French law for animal wellbeing to be debated in parliament

New legislation against dog abandonment and more will be discussed in the Assemblée nationale from today, as Parc Asterix retires its famous performing dolphins

26 January 2021
By Joanna York

French MPs are to discuss a potential new law against animal mistreatment in parliament this week - with 400 amendments to the suggested law already proposed. 

The proposed law would target mistreatment of domestic animals - including the abandonment of cats and dogs, and also the issue of wild animals in captivity, such as the buying and breeding of dolphins and whales in aquariums, and wild animals in circuses, fairs and television shows.

But more sensitive issues such as hunting and bullfighting are less likely to be discussed as MPs try to reach a “consensus” 

MP for LREM and proponent of the new law, Laëtitia Romeiro Dias, told news source FranceInfo: “A proposal for a law is only of interest if it gets passed. Touching on hunting and animal farming would only ensure the law was blocked by the Senate."

Critics have already said they do not think the new law goes far enough, but co-author of the law and LREM MP Loïc Dombreval said he hoped it would act as a “Trojan horse” to pass stronger laws in the future. “It is via [passing laws on] domestic animals that we will accelerate awareness of animal mistreatment”, he said.

Animal abandonment targeted

Abandonment of pets is a big issue in France which has the highest animal abandonment rates in Europe. 

The new law would target regulations around buying domestic animals, including potentially introducing a "certificate of understanding" (attestation de connaissance) that would inform new pet owners of their responsibilities. The certificate would need to be signed before an animal can be bought.

Legal action, which can be taken when cases of animal mistreatment go to court, may also be strengthened under the new law. As well as introducing fines of €75,000 and up to five years in prison, it has been suggested that people found guilty of such crimes could be put on a list that would prevent them from owning animals in the future.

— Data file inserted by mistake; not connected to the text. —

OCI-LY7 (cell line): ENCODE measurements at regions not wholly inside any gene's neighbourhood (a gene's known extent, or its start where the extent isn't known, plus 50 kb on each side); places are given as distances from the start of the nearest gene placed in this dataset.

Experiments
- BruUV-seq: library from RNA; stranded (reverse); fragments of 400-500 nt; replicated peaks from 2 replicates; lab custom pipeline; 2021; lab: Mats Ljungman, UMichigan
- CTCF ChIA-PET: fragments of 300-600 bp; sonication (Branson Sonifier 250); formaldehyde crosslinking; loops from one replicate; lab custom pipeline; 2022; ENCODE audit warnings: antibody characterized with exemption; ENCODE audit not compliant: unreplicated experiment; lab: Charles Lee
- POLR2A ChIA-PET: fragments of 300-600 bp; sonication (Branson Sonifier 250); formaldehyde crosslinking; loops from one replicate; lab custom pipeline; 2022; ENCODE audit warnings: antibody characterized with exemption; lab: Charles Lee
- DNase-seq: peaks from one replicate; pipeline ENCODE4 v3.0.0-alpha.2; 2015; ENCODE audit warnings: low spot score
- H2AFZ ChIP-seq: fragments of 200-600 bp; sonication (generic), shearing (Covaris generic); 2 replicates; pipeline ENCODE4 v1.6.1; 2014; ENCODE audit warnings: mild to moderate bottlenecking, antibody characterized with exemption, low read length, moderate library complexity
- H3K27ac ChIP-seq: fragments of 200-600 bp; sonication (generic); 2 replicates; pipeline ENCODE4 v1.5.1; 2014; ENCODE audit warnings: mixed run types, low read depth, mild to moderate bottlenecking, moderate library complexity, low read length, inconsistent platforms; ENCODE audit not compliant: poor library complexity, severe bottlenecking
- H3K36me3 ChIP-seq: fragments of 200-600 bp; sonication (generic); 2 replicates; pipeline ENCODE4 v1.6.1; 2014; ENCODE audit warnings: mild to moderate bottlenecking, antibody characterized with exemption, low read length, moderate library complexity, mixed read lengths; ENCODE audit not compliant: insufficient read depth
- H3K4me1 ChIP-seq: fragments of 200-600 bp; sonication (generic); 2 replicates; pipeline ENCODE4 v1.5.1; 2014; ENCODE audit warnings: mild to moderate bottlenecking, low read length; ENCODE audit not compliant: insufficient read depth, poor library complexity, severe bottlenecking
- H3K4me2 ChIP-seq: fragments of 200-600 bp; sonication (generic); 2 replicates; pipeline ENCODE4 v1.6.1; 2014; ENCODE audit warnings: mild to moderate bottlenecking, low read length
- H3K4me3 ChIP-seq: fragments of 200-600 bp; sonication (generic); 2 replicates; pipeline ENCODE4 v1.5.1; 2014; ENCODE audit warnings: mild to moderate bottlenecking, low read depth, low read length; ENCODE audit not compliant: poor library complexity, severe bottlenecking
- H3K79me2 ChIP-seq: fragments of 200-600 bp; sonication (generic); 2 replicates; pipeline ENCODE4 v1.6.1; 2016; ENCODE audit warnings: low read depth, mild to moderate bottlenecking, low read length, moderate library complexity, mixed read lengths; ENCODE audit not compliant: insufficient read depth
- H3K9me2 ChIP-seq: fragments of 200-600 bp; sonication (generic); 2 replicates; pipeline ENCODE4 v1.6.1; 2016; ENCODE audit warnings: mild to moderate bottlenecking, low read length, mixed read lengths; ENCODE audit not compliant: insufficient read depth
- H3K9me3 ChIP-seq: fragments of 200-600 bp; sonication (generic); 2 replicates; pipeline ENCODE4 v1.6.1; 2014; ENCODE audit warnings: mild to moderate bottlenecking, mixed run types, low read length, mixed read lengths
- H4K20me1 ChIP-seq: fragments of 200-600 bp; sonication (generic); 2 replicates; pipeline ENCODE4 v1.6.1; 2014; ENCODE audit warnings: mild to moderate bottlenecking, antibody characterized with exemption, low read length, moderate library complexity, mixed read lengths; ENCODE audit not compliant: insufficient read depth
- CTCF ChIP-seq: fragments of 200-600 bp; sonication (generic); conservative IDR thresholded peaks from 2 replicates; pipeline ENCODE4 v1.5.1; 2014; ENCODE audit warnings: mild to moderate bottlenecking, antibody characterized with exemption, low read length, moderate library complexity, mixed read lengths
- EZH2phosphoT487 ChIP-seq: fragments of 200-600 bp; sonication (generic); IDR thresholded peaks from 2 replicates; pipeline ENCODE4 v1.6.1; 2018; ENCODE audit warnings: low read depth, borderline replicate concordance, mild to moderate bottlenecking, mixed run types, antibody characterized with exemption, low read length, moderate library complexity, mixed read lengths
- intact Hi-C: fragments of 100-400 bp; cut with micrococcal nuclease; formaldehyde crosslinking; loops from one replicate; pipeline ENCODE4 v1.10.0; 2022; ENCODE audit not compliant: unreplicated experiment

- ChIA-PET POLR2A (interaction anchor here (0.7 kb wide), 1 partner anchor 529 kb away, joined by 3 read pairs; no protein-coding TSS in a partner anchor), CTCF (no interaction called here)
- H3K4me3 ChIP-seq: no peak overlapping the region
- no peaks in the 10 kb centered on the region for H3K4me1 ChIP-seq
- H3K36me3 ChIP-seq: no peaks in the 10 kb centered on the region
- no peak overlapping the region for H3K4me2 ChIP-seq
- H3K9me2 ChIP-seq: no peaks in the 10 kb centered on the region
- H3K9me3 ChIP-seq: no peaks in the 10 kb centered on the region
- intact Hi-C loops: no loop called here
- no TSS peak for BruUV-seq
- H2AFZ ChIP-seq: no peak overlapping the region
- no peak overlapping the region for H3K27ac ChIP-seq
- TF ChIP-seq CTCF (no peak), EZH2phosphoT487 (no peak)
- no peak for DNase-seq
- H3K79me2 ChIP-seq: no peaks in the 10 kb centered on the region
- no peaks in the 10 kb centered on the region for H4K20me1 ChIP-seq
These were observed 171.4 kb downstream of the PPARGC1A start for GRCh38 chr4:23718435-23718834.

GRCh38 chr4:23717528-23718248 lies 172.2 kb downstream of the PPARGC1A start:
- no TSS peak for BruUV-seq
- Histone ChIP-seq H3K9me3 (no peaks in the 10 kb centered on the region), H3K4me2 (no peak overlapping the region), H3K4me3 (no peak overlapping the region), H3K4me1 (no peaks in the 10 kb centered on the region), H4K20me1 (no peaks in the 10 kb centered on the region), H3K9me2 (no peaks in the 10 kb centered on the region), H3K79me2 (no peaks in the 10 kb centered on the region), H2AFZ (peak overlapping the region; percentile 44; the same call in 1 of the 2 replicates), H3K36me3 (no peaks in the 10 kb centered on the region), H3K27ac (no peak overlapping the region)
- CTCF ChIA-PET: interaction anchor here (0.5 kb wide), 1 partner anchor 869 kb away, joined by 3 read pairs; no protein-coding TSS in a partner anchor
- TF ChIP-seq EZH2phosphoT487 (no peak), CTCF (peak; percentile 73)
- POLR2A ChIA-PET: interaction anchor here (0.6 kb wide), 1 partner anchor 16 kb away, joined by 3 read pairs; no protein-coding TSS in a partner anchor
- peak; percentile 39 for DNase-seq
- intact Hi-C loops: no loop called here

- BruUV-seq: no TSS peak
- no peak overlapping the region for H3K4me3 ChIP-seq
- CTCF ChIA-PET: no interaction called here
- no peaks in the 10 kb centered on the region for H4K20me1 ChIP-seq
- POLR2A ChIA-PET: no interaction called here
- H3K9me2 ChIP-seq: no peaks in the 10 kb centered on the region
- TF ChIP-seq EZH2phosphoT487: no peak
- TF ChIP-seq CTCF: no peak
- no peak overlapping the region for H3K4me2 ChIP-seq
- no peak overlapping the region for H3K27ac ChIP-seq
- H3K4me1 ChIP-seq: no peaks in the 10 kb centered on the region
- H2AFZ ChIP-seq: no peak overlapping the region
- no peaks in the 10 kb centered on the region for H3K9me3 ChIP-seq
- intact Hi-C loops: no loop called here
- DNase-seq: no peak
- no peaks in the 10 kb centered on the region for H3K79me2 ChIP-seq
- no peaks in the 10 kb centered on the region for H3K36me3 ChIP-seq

Vets may also be allowed to waive their duty of professional secrecy in instances where they know illegal acts against animals have taken place.

 

Dolphins, whales and wild animals

One of the main questions to be discussed in terms of animals in captivity, is where existing animals will go if aquariums and circuses are no longer allowed to house them.

Animal protection group "C’est assez ("That's enough")!" has called for national sanctuaries to be created to house the 30 marine mammals that are currently in captivity in France. 

But theme park Parc Asterix, near Paris, already has alternative plans for its eight dolphins and five sea lions, which are to be sent to dolphinariums in Europe before the park’s planned Spring opening on April 3.

‘Best’ outcome for theme park animals

Director General of the park Nicolas Kremer told newspaper Le Parisien: “We have been thinking about doing this for some years. I think the decisions [to move the animals] was taken three years ago.”

He said that moving the animals was “the best decision to assure them a good quality of life. Reintroducing them into the wild is impossible for animals raised in captivity".

Mr Kremer also denied accusations of mistreatment against the dolphins, calling the allegations “traumatising for the whole team of carers, scientists and all employees in the park”. 

Dolphins have been one of the main attractions at the Parc Asterix since it opened in 1989, but Mr Kremer said the park has always primarily been a theme park, not a zoo. “We are going to re-centre on our main activity,” he said.

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